Combinatorial and Factorial Functions: A Crash Review
The combinatorial function C(n,k) ["n choose k"]:
The factorial function n! ["n factorial"]:
- Is used to enable a concise statement of the Binomial Theorem using symbolic notation.
- Denotes the number of ways to choose k items from n items, regardless of order.
- Is used to define C(n,k).
- Denotes the number of possible orders [permutations] for n distinct items.
- Shows up in other formulae that ultimately come from statistics.
I presume enough familiarity with college algebra that pkqn-k is recognized
as "p to the kth power, times q to the power of n-k".
Sk=0..m means the sum of the terms indexed by k, where k is an integer from 0 to
the (positive) integer m>0. If the pattern for the terms is declared elsewhere, it may be
replaced with +...+ .
The combinatorial function C(n,k) is defined as n!/[k!(n-k)!], where n! is the factorial
In turn, the factorial function n! is defined as the product of the consecutive
integers from 1 to n.
For all exercises involving variables, one variant is to deliberately work enough concrete
examples to develop a physical intuition for the problem statement.
- This definition applies to positive integers n.
- If n is 0, we presume that taking a product with no terms in it evaluates to the number
1. This is a typical 'definition' from Abstract Algebra, but it doesn't always work in
- n! is not defined for negative integers n, or for real numbers not already mentioned.
- The gamma function G(x) is used to generalize the factorial function to
all other real numbers. This is not worth going into here...although I should mention that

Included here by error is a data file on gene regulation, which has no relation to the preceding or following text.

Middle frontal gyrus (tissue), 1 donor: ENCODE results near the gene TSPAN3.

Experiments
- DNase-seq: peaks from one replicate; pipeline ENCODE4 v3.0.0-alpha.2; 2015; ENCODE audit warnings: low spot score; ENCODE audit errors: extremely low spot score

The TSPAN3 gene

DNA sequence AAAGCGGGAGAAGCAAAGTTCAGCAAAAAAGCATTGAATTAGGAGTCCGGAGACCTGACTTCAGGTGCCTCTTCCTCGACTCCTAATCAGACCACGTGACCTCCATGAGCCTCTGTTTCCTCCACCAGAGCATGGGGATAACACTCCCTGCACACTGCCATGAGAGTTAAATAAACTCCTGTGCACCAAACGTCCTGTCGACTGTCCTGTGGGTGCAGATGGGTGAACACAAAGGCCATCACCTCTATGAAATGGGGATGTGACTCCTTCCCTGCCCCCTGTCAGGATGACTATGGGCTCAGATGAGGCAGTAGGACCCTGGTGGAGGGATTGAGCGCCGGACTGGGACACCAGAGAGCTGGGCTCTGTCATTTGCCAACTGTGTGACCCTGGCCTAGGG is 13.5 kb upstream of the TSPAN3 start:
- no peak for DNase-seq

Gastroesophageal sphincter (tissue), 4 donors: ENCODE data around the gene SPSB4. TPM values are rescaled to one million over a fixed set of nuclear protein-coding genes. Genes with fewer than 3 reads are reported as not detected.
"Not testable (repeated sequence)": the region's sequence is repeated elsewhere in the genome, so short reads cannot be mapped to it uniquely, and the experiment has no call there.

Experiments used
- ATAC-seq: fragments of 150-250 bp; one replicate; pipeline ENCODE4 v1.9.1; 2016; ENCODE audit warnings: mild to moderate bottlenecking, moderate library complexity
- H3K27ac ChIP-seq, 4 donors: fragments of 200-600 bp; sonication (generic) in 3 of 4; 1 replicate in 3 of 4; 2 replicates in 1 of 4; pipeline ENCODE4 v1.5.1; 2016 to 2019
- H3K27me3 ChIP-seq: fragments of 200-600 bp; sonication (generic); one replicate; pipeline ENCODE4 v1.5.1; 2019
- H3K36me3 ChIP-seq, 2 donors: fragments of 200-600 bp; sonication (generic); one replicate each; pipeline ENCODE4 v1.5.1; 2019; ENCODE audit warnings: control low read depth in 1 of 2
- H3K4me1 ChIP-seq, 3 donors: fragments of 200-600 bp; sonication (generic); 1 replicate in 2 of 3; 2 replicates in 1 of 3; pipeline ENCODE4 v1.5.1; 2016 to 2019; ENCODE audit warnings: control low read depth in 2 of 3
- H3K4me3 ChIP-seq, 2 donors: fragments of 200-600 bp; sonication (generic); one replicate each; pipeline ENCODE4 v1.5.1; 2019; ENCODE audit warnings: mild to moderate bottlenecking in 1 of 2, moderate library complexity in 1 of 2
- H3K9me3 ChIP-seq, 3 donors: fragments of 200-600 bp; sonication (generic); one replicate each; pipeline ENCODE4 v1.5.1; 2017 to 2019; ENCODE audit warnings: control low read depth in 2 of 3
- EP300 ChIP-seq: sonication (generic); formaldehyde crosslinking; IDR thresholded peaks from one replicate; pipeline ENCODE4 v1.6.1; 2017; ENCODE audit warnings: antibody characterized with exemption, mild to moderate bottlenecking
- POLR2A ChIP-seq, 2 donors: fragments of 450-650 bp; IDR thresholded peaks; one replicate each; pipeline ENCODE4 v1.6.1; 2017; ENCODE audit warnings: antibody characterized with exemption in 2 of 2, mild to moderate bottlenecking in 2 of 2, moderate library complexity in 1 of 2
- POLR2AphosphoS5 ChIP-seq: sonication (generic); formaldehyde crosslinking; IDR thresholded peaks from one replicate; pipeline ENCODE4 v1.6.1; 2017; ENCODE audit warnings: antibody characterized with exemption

n!=G(n+1) for all non-negative integers n. G(x) is
undefined for (and unbounded near) all non-positive integers x.
Computer and Information Science
- n! grows faster than the exponential function c·an for
sufficiently large n, for any constant real base a>1 and positive real constant c.
This means that O(n!) is a worse algorithm class than O(an).
Verify that this factorial table is correct. Then memorize it.
- Explain why the definition of factorial dictates when the combinatorial function C(n,k)
is defined. State when C(n,k) is defined, without any reference to the factorial
function. All further exercises assume that all uses of C(n,k) are defined.
- [This requires familiarity with (weak) natural induction.] Blaise Pascal was familiar
with C(n,k) as the binomial coefficients. He took the binomial theorem (for real numbers p,q)
(p+q)n = Sk=0..n C(n,k)pkqn-k
as the definition of the combinatorial function C(n,k). Do what he did: derive the factorial
definition of C(n,k) from the binomial theorem.
- [This requires familiarity with (weak) natural induction.] To complete the
verification that the two "definitions" are equally effective, derive the binomial theorem
using the factorial definition for C(n,k). Implicit exercise for all exercises about C(n,k):
determine which "definition" [the binomial theorem, or the definition in terms of factorial] is
simpler to use for verification. You must work it both ways before deciding. This particular
implicit exercise doesn't have 'right' or 'wrong' answers; it's more to give you a chance to
exercise your sense of mathematical aesthetics. [If you don't understand (weak) natural
induction, you may use the implicit exercise anyway.]
- Explain why C(n,k)=C(n,n-k). After working this, an implicit exercise for all
exercises using the combinatorial function C(n,k) is to determine when this identity may be
used to construct an alternate exercise.
- In general, C(n,k) is the product of the integers from n to n-k+1 (inclusive, in
decreasing order), divided by k!. [We can denote the product of the integers from n to n-k+1 by
P(n,k). This denotes the number of ways to choose k items from n items, tracking the order of
choice as well. We then have C(n,k) = P(n,k)/k! . P(n,0) is always a product with
zero factors, so we assume it evaluates to 1.]
- C(n,k) = C(n-1,k-1)+C(n-1,k) [This is a recursion relation i.e. recurrence relation that
can be used to compute C(n,k). What are the base cases for this relation?]
Opinions, comments, criticism, etc.? Let me know about it.
Return to the Math page, the Iskandria mass event resolution page, or the main page.